New Zealand has an excellent record of conserving its native flora and fauna through pest control measures, especially in large uninhabited areas. Predator Free 2050 is a bold initiative that aims to rid the country of its most damaging invasive predators. However, to completely eliminate such predators from our shores, new and ambitious approaches are needed.

Implementing effective predator control over large areas 

New Zealand’s unique and diverse native species of flora and fauna are extremely vulnerable to invasive mammals. Our often-publicised successes in conserving the country’s biodiversity by managing pests has mainly been restricted to large uninhabited areas. Meanwhile, large tracts of land owned by private individuals remain relatively unprotected.

When it comes to land management decisions such as pest control actions, careful negotiations are required with a wide range of stakeholders with differing views – from cat-lovers to rabbit-haters – so that agreements can be reached.

Experience has shown there are minimum thresholds for landholder participation in predator control measures for them to be successful. In practice, coordinated community efforts are required so that pest reinvasion from a few untreated properties does not compromise pest control achieved by others.

Another crucial element is biological connectivity between properties – the establishment of ‘safe passage’ corridors crossing landowner boundaries greatly assists in the dispersal of native species between fragments of suitable habitat. Large-scale pest control is therefore a spatial issue with social, environmental, and economic components.

The spread model is still being developed to provide more functionality for managers. In particular, we are investigating the ways in which landholders influence one another, how agencies influence landholders, and the presence of key influential landholders who might help catalyze actions are the current focus of research. Ultimately, the aim of the model is to improve strategic planning for mammal control at regional scales. Also, this model serves as a template for future dynamic maps of other mammal species.

Large-scale Cape to City research project in Hawke’s Bay

Te Pūnaha Matatini investigators Audrey Lustig, Mike Plank and Alex James, from the University of Canterbury, are involved in a large-scale predator control initiative covering 26,000 hectares of agricultural land in Hawke’s Bay, part of a wide range of research activities referred to as the Cape to City research project by the Hawke’s Bay City Council.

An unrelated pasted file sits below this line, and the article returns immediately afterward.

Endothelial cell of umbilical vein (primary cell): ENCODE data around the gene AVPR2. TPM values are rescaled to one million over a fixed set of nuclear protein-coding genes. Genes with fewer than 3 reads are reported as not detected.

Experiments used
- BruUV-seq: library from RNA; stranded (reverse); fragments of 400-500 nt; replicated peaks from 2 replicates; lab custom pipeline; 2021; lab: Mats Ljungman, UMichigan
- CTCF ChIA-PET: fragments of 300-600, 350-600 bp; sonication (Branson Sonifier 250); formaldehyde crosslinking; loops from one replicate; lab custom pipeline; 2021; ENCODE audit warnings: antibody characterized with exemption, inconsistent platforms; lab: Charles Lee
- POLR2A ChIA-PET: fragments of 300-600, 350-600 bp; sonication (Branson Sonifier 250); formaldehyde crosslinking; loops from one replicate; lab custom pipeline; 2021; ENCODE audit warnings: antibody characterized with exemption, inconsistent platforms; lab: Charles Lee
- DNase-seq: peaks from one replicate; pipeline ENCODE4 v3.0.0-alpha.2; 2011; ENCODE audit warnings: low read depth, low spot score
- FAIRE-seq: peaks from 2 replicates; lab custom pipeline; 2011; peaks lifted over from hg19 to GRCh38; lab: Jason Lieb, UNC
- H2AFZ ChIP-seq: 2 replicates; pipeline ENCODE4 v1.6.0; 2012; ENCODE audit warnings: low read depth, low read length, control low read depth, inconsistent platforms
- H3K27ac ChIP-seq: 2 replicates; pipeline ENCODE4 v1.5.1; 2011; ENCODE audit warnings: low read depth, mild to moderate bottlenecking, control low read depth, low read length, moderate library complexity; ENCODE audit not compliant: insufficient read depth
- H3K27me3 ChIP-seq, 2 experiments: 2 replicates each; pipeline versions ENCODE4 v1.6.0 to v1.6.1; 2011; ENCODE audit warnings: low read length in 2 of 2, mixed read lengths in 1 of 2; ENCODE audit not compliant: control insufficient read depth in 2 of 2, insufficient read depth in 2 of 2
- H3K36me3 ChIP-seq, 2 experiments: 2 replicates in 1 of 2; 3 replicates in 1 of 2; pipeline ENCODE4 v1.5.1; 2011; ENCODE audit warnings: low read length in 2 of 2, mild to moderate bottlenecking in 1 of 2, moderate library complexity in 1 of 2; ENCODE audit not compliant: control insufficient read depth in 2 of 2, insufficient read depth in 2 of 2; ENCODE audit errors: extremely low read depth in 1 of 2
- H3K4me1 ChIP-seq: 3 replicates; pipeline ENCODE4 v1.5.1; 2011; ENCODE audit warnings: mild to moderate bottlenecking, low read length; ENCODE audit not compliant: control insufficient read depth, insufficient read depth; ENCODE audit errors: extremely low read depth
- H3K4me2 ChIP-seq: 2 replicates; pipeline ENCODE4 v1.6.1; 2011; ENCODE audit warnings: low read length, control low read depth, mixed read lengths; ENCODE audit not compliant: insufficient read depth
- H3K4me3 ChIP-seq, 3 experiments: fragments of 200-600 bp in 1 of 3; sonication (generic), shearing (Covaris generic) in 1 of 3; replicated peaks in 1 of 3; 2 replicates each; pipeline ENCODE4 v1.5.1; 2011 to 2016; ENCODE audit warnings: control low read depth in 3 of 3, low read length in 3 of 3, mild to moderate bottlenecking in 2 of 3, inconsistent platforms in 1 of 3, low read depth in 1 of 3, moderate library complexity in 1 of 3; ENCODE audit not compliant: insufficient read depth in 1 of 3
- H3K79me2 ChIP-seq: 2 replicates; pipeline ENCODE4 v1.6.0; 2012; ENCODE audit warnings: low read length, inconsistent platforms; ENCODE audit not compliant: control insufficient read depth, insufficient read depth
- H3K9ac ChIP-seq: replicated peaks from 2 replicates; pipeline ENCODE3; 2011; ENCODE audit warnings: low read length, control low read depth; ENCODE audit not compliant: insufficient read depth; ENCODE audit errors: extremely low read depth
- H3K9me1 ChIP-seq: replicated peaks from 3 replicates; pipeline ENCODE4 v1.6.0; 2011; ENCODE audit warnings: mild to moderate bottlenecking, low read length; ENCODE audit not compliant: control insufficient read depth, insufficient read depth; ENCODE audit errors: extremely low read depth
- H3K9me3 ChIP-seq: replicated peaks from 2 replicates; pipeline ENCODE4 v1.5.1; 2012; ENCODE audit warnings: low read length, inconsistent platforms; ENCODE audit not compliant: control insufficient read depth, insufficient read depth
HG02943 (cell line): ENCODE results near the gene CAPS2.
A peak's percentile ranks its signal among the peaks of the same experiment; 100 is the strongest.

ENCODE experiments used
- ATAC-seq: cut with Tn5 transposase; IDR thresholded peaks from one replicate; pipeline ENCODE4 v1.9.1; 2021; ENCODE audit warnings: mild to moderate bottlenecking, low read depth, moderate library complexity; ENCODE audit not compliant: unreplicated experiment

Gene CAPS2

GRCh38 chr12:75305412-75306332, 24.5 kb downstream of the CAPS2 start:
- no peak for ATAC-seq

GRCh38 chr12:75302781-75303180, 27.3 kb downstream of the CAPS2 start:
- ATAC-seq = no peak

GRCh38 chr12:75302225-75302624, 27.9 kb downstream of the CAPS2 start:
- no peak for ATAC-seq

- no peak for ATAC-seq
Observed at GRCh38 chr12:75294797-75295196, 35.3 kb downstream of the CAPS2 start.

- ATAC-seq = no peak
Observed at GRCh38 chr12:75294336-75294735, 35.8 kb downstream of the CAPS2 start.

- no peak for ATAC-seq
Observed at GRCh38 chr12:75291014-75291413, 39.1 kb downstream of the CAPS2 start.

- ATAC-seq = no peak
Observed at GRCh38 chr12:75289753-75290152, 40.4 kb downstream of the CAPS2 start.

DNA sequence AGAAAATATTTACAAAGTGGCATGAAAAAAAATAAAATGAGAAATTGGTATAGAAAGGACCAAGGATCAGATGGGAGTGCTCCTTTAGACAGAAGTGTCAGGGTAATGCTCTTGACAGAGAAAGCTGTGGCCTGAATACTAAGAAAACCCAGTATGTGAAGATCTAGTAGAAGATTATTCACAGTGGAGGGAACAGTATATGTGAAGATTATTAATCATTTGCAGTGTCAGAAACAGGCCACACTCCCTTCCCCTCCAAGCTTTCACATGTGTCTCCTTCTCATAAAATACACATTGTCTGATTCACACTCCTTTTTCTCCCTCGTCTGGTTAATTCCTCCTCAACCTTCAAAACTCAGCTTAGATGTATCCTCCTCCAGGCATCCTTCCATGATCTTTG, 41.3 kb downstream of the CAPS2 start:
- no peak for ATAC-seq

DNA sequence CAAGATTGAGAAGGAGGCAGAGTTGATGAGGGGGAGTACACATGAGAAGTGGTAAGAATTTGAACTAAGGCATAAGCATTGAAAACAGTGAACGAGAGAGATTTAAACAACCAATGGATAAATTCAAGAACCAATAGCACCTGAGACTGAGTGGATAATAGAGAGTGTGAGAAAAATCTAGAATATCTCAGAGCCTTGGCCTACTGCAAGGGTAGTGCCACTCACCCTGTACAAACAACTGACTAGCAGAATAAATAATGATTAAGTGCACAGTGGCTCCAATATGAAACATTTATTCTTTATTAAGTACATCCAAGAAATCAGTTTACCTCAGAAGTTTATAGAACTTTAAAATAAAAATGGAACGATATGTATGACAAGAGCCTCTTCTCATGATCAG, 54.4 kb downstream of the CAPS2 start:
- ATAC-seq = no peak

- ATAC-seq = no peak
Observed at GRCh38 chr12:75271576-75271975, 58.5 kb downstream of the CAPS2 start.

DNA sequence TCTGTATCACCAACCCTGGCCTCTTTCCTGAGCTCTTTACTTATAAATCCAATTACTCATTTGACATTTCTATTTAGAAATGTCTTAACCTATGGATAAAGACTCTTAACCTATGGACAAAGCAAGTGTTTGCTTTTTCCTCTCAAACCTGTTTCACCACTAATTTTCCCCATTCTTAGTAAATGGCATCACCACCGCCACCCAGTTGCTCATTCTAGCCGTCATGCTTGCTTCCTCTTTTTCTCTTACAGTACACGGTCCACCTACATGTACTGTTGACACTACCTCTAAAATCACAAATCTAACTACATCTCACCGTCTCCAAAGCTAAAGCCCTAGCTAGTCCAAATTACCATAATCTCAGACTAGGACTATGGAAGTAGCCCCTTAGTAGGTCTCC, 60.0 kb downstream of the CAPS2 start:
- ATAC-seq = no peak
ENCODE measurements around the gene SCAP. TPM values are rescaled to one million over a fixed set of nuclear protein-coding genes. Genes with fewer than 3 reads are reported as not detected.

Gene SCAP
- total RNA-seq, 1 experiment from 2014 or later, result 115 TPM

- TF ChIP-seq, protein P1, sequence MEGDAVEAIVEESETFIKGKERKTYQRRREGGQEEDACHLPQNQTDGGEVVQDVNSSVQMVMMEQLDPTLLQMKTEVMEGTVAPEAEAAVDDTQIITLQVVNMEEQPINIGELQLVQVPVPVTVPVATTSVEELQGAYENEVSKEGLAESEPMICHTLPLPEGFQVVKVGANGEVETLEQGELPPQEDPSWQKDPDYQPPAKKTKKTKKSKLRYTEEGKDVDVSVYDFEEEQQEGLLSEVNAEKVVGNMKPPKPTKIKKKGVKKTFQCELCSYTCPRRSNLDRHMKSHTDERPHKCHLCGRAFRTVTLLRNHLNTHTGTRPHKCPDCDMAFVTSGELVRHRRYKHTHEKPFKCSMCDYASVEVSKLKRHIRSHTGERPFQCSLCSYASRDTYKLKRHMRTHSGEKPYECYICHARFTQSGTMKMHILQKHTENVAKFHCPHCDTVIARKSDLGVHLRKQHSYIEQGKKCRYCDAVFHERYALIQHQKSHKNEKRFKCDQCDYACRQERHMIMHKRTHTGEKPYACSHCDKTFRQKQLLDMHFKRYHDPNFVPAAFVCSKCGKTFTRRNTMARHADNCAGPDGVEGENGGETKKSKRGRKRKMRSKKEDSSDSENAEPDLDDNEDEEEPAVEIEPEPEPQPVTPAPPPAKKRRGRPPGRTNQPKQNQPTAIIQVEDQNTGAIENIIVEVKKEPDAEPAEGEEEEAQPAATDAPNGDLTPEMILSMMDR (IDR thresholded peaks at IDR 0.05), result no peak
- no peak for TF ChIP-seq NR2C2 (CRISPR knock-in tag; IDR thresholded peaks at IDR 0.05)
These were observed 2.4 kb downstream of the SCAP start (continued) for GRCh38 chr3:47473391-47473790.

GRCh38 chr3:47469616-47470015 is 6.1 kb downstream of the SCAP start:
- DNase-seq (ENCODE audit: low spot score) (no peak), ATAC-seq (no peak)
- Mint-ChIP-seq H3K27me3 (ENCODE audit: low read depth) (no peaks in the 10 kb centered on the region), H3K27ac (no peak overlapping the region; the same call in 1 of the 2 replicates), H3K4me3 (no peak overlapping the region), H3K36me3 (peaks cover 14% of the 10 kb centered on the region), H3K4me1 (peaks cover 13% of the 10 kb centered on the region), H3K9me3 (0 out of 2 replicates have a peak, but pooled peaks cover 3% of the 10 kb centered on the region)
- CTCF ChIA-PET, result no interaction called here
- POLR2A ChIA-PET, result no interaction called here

“This is just a start for a much more ambitious project that proposes a vision to eliminate invasive predators from the entire country,” says Audrey. “In this work, we develop a generic modeling approach as a planning tool for predicting the abundance and the likely persistence of four New Zealand top mammalian predators in the light of potential changes in management effort across human-dominated landscape.”

The first part of the project aims to generate a computer model for predicting the distribution and abundance of mammalian species across the landscape, the ways in which animals move from their natal sites, and how their distributions and abundance are affected by control interventions.

Such modelling can help inform managers on the likelihood of success of a specific pest control action (assuming every landholder participates in the control action). It also allows exploration of some of the mechanisms by which mammal populations might recover after control operations.

Importance of multi-stakeholder engagement

The work builds on a pre-existing knowledge base and data acquired by the Hawke’s Bay Regional Council, Department of Conservation, Manaaki Whenua and the Biological Heritage Challenge to bring about practical improvements in mammalian pest management in New Zealand.

“Such inter-organisational joint effort is common in New Zealand, but to me, what was critical was to bring a more practical insight into my research,” says Audrey. “In particular, the provision of direct feedback from decision-makers forms an integral part of the learning process and enriches my research experiences and outcomes, while providing useful information to the Hawke’s Bay Regional Council.”

For further details about this project, please contact us today.